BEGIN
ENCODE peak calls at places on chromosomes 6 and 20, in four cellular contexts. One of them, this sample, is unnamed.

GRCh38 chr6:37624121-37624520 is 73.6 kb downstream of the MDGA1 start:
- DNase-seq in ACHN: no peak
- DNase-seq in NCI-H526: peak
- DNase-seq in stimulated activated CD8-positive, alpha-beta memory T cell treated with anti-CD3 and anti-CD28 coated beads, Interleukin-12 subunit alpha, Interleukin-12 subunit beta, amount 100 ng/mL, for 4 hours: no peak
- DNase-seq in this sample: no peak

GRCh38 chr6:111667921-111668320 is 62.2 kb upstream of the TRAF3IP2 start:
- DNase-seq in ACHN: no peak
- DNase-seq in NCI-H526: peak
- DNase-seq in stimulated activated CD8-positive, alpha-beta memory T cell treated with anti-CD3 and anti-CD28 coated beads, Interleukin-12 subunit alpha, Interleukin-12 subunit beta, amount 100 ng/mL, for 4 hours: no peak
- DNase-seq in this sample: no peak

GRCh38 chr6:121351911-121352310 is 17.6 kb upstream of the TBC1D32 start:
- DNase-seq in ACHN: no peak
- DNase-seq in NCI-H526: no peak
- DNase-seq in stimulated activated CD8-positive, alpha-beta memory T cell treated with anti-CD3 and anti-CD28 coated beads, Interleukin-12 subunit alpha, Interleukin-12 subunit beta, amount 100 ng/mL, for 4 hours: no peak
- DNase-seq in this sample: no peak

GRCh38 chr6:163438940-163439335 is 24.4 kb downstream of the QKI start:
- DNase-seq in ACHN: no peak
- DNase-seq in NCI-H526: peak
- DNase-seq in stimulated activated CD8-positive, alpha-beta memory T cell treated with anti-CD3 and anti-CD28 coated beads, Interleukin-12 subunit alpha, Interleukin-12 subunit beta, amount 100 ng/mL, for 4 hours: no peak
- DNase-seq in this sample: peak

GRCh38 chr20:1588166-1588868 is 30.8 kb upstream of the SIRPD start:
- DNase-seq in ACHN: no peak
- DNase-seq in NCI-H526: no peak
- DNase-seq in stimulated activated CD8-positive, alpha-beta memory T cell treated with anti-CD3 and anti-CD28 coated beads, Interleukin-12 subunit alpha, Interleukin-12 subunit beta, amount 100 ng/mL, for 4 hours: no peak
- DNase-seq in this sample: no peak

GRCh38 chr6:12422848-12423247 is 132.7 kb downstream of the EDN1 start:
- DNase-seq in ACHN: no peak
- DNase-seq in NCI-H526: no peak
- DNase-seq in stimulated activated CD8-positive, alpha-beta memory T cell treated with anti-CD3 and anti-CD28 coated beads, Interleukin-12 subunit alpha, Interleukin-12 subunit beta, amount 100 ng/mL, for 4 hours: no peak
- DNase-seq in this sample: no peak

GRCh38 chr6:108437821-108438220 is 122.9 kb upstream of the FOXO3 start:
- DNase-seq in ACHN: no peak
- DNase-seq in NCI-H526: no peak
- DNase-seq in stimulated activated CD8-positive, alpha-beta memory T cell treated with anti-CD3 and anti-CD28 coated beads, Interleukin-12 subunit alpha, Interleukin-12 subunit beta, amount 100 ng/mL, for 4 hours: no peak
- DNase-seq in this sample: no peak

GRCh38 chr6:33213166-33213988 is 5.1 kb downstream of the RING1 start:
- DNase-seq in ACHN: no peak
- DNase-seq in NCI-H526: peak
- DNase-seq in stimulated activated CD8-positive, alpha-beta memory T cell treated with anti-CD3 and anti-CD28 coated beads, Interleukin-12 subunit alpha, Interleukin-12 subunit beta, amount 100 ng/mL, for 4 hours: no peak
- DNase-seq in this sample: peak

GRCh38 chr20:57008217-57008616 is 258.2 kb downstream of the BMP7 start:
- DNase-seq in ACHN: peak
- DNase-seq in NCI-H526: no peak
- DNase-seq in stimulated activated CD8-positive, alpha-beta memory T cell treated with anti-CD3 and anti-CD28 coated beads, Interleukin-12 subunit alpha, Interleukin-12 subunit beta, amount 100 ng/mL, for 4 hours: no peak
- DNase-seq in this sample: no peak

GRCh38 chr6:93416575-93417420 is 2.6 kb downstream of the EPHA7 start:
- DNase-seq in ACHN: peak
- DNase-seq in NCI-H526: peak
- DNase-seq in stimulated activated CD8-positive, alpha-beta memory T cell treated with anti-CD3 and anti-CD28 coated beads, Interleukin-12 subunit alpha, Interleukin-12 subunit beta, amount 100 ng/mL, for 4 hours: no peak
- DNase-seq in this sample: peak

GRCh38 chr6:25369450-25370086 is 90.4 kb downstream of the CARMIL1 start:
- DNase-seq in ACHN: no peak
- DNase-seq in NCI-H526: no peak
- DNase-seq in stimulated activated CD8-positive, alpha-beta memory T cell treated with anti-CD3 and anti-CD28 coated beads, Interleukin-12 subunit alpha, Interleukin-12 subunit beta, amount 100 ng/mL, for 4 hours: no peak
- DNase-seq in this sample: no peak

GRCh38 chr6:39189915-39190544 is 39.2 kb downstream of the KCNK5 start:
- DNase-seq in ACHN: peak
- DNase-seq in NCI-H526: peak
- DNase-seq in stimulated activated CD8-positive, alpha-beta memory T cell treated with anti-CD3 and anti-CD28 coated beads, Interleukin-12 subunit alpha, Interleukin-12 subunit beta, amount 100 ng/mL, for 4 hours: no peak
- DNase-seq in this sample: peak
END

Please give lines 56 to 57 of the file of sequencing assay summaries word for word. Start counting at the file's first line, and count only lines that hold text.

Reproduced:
- DNase-seq in this sample: no peak

GRCh38 chr6:39189915-39190544 is 39.2 kb downstream of the KCNK5 start: